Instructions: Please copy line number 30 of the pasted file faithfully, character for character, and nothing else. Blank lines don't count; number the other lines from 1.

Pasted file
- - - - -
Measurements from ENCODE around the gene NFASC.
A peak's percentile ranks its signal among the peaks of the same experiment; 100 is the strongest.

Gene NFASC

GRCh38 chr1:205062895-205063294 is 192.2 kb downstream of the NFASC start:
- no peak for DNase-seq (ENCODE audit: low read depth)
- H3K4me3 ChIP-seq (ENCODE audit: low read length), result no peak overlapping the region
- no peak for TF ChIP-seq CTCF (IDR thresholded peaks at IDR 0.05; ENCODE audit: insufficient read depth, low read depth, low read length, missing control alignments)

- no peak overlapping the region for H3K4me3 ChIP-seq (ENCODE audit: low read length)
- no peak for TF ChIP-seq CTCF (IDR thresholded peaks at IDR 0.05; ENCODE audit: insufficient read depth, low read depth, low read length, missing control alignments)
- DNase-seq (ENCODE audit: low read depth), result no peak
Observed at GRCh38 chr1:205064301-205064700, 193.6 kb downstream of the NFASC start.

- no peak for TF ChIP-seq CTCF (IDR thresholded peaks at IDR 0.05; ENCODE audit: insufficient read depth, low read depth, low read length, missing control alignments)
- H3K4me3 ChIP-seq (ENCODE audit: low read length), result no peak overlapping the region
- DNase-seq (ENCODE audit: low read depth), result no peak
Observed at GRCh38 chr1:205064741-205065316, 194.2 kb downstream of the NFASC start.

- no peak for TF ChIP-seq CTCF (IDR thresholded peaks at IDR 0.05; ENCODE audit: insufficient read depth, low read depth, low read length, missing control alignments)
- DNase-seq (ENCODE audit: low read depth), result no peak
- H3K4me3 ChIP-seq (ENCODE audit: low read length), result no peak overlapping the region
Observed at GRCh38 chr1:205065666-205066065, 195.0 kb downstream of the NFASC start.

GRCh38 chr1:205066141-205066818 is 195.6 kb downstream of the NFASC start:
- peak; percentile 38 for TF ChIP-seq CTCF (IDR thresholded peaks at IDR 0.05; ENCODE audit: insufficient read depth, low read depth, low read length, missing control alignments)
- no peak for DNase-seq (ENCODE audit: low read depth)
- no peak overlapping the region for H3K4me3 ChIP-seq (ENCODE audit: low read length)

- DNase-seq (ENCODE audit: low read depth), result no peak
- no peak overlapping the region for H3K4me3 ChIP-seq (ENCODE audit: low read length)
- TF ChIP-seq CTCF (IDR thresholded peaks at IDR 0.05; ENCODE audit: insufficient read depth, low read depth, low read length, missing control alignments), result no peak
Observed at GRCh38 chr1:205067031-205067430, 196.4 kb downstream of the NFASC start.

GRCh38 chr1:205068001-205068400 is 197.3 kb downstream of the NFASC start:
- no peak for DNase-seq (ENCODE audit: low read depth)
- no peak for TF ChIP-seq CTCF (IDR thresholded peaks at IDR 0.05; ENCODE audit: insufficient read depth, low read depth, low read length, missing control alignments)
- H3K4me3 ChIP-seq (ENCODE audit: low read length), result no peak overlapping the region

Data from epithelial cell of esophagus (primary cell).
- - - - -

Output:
- no peak for TF ChIP-seq CTCF (IDR thresholded peaks at IDR 0.05; ENCODE audit: insufficient read depth, low read depth, low read length, missing control alignments)